Educating clinicians and women about kangaroo care, discouraging swaddling that gets in the way of skin-to-skin contact, and providing mothers with wraps designed to snuggle undressed infants against their chests might help increase the practice, said Susan Ludington, a researcher at Case Western Reserve University and executive director of the U.S. Institute for Kangaroo Care in Cleveland, Ohio.
“If an infant is well enough to be swaddled or dressed, he should be in kangaroo care,” Ludington added.
Read more from Reuters.
When was your last good night’s sleep? Has it been awhile? Dr. Michael Decker from the Frances Payne Bolton School of Nursing at Case Western Reserve University stopped by New Day Cleveland on Fox 8 to talk about the importance of having a sleep schedule.
Watch the full video on Fox 8.
It has been almost 35 years since the world was introduced to the term AIDS. In the 1980s, researchers and physicians were trying to understand what was causing waves of strange infections and discovered it was a new virus called the human immunodeficiency virus, or HIV. Since that time, HIV has gone from a death sentence to a manageable chronic disease. Today, it is estimated that 1.2 million people living with HIV in the United States and 50,000 Americans are infected with HIV every year.
Thanks to treatment advances, people with HIV can and do live long and full lives. And that has led to a challenge that doctors and patients in the 1980s and early 1990s may not have imagined: the aging HIV patient.
Prostate cancer radiation therapy without fatigue? Nursing researcher seeks answers to common side effect
Fatigue from prostate cancer and its treatment can be debilitating.
The symptom, which can’t be relieved with rest, can lead to increased depression, impaired cognitive function, sleep disturbance and health-related quality-of-life issues.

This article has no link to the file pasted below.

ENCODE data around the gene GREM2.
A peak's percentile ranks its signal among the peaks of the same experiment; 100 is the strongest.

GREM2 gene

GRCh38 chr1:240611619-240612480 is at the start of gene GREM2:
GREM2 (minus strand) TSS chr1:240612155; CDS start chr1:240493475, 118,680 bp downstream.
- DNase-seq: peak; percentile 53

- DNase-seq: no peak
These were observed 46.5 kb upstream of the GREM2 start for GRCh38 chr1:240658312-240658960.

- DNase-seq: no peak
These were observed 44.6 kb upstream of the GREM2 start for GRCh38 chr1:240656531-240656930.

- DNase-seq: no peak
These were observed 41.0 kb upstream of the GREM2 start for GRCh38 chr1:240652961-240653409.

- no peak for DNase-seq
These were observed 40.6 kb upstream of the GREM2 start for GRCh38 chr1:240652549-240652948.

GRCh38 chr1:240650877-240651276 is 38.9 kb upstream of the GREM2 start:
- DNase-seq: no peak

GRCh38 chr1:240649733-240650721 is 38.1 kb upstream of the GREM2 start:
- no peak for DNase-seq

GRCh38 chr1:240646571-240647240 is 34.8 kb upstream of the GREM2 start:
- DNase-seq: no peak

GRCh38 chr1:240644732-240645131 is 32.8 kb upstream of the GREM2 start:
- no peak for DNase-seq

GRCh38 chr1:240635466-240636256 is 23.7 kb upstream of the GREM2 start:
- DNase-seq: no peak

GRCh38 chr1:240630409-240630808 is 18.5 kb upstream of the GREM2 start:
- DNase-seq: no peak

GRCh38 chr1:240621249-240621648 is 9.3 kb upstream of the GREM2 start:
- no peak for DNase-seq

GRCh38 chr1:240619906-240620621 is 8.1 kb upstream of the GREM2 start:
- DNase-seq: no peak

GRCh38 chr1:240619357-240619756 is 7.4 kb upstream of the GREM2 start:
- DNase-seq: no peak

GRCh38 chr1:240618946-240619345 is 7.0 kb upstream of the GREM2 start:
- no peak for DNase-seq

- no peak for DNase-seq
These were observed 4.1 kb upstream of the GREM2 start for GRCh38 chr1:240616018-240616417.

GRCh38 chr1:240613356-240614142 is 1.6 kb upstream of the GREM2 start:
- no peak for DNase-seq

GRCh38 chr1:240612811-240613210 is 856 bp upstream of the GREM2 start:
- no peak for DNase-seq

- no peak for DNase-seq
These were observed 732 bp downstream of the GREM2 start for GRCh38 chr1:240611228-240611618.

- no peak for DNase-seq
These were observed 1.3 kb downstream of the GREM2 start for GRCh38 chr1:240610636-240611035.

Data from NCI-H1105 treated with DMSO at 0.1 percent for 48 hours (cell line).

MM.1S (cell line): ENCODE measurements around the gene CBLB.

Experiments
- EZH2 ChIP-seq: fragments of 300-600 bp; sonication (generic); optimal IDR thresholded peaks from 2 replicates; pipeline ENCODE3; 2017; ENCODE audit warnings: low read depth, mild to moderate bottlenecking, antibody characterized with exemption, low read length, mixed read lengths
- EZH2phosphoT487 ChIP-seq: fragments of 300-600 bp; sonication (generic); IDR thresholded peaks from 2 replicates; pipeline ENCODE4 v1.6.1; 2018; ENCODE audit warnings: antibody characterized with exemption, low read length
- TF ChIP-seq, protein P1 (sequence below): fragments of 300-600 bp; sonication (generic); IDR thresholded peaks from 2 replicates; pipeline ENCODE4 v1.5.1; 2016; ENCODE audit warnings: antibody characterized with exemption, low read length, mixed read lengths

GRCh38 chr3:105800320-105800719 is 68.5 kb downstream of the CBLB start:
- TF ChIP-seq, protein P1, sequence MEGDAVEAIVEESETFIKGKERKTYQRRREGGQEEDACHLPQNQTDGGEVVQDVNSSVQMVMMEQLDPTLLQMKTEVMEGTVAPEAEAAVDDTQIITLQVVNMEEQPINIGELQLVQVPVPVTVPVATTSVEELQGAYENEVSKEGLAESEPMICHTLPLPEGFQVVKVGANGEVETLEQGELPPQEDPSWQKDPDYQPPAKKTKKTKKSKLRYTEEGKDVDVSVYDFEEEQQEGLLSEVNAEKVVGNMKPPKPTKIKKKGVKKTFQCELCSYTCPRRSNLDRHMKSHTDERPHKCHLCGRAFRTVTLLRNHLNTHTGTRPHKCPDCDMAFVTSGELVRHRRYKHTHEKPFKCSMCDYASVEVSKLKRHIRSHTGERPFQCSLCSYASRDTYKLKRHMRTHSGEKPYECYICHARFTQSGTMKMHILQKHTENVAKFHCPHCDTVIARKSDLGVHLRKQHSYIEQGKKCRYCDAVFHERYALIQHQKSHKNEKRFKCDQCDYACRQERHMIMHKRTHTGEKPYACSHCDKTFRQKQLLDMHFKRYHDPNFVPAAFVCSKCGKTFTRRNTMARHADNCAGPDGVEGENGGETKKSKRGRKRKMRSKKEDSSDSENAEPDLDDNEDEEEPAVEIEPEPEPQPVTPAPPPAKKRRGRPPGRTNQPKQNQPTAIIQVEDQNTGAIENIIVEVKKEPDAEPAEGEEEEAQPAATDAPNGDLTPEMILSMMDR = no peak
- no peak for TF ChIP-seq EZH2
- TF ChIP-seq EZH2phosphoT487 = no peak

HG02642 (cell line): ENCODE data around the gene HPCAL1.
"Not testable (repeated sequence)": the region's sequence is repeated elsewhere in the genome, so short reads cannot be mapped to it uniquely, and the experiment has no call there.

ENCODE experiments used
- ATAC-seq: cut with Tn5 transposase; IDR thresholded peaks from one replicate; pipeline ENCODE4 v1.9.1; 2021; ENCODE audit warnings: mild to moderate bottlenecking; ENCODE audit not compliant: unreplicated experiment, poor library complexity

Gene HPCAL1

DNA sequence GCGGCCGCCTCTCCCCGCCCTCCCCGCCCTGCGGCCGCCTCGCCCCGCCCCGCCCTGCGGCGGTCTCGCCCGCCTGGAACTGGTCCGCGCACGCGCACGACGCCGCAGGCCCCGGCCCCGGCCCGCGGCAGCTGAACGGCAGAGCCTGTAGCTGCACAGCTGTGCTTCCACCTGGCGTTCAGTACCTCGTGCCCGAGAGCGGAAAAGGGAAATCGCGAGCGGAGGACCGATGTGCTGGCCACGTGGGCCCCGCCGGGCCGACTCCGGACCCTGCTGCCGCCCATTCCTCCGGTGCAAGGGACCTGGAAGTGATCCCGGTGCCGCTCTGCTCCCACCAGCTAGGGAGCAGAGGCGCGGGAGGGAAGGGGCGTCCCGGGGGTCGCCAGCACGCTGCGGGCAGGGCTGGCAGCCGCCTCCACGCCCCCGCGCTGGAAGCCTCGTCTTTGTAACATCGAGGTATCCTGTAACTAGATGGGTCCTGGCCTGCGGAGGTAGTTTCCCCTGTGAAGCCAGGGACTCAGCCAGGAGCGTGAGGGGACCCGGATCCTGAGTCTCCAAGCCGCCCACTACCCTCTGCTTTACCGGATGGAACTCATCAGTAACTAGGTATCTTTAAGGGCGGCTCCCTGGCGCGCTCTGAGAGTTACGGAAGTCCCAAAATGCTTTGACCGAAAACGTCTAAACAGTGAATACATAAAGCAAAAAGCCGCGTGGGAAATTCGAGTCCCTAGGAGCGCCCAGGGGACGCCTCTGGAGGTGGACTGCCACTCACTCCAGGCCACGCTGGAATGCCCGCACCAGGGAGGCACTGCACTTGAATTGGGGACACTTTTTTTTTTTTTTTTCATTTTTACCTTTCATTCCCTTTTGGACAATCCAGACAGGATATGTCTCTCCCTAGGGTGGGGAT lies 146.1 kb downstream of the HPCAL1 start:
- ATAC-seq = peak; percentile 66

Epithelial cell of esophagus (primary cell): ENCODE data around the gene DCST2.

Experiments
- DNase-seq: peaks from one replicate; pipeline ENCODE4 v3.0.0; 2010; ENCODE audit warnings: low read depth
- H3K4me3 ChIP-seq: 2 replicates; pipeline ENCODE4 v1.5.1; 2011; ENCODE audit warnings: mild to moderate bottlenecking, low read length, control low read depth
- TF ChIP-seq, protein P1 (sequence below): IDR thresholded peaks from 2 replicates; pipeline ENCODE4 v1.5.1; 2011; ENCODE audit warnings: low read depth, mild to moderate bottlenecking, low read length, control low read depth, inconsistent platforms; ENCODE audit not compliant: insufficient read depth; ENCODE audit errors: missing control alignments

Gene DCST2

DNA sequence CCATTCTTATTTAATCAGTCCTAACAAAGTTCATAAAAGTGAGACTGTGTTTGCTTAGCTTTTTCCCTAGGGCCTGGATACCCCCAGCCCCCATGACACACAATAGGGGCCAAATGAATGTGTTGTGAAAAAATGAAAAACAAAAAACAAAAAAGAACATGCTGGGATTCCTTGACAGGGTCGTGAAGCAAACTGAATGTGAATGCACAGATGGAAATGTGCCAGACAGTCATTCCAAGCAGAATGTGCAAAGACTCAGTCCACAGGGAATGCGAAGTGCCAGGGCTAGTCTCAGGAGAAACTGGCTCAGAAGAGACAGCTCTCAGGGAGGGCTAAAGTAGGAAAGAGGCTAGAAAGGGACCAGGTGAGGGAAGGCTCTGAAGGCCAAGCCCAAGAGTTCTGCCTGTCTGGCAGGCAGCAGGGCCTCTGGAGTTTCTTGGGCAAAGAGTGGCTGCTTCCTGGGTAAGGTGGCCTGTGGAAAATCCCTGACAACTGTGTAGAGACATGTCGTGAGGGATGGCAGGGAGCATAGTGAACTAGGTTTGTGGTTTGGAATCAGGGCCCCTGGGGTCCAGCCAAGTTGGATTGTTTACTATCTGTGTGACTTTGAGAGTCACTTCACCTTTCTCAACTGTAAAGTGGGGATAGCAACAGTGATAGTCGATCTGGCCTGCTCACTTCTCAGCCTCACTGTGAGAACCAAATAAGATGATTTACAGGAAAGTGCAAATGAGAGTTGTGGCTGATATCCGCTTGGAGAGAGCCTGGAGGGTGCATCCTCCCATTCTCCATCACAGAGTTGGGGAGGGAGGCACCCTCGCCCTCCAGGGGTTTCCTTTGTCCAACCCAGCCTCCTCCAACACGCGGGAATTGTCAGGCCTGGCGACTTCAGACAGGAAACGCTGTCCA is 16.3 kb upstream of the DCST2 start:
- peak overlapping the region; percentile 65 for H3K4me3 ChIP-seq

To treat—and ultimately prevent—cancer-related fatigue, Case Western Reserve University cancer researcher Chao-Pin Hsiao will develop and test a novel mechanism of mitochondrial bioenergetics and radiation-induced fatigue using molecular-genetic approaches. The research is supported with a $272,970 grant from National Institute of Nursing Research (K01NR015246).
Read more on The Daily.
A new $2.48 million federal grant will allow researchers at Case Western Reserve University to revise and test the effectiveness of an interactive avatar-based technology that helps users make end-of-life decisions well in advance of an emergency.
Each year, millions of Americans are admitted to an intensive care unit (ICU), which can trigger a cascade of difficult decisions about treatment and end-of-life care, especially for patients with chronic illnesses. But more than half of ICU patients haven’t documented their end-of-life preferences in any formal way, such as with a living will or medical power of attorney.
“What this does is put their loved ones in very uncomfortable positions,” said Ronald Hickman Jr., an associate professor at Case Western Reserve’s Frances Payne Bolton School of Nursing and an acute-care nurse practitioner. “It can be an intimidating situation, so people often default to clinicians and later regret doing so.”
Read more on The Daily.